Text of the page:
Slott and Martin show the reverberations of Peter’s rescuing Kenneth in a few different ways. One becomes clear when Judy refers to Kenneth as her “Uncle Ken.” It’s one of those “eureka” moments when everything snaps into place — Peter couldn’t rescue his Uncle Ben, but because of what he went through, he’s been able to save so many other peoples’ “Uncle Bens.” But Spidey’s actions have also had philosophical ramifications. Let’s take a look at a key moment from his origin.
Now, let’s take a look at Ken stepping in to stop one of the Chinatown goons from escaping Spider-Man.
All Peter had to do was trip the mugger, but he didn’t — and he went on to kill Uncle Ben. When Kenneth’s faced with that same dilemma, though, he doesn’t hesitate to trip the thief, and it’s all because of Spider-Man and the example he’s set. Peter didn’t just internalize Ben’s lesson, “with great power must also come great responsibility,” but he’s passed it along to every single person he’s rescued. Uncle Ben would be so proud.
This doesn’t just apply to those Spider-Man has saved in-universe either. Every person who’s read or watched Spider-Man’s adventures in the last 60-some years — from casual fans to Slott himself — has taken in this lesson, and hopefully been moved by Peter’s heroics. In that sense, Slott’s final issue isn’t about himself at all — he’s not celebrating what he’s brought to Spider-Man’s world over the past decade, but what Spidey’s given to him. This is evident in the final shot of the issue, and thus the final image of Slott’s entire run.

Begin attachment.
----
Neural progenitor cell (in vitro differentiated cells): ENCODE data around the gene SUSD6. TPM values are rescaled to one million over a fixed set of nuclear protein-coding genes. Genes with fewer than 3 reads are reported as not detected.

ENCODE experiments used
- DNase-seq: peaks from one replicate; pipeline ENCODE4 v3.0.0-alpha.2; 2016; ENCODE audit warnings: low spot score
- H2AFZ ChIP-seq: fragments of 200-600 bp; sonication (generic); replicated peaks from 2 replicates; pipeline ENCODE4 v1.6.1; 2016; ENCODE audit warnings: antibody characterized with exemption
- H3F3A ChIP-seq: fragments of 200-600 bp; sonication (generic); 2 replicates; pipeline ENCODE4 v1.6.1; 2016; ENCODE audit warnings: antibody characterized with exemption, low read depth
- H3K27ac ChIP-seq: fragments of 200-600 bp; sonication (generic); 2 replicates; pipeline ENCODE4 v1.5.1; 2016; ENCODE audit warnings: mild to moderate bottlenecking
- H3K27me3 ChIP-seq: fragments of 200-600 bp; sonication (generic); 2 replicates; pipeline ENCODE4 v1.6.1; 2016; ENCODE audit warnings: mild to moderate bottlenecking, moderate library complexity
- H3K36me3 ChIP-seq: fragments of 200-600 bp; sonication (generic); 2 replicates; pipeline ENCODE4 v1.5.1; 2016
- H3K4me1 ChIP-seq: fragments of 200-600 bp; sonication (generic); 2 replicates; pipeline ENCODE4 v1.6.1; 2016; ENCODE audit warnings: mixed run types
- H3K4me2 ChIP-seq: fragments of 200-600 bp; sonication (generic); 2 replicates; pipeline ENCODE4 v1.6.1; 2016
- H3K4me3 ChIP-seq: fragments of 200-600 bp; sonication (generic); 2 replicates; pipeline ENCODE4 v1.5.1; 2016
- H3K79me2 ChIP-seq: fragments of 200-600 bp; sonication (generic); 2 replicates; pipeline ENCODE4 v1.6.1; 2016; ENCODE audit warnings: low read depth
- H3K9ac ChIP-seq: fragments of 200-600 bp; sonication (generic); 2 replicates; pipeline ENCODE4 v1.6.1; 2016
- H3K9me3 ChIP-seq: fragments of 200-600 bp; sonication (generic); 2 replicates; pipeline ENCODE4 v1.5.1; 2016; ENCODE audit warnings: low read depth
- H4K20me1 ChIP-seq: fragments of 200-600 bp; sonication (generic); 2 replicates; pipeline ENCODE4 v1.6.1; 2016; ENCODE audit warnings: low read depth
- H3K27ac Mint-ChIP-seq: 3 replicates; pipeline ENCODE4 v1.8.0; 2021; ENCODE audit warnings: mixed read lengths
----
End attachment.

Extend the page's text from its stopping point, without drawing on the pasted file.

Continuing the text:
Slott’s run may be over, but Spider-Man will continue. He’ll always be here for his readers — for me, for you, for Slott, for anybody who will ever need him. And that’s pretty amazing.
Patrick, I’ll admit that I got rather misty-eyed both times I read this issue — was it as emotional a ride for you as it was for me? And do you have any thoughts on the art of Martin and colorist Muntsa Vicente? I didn’t have room to dig too deep into their work, but I love not only their specific choices, but their entire aesthetic — if they were suddenly illustrating every Spider-Man adventure from now on, I wouldn’t be disappointed in the least. How about you?
Patrick: Oh, Martin and Vicente are incredible. The flatness of Vicente’s coloring is so graphic and striking that it really only belongs within the pages of a comic book. There’s such a simplicity to the message of this issue, and arguably to the whole ethos of Spider-Man, that would just be steamrolled by attempts at photorealistic lighting and contours. Y’know, not to bad mouth the artists that put in the time to sell realism, but when a storytelling beat is as simple as “Spider-Man learns Kenneth’s name’, you want it to look like this.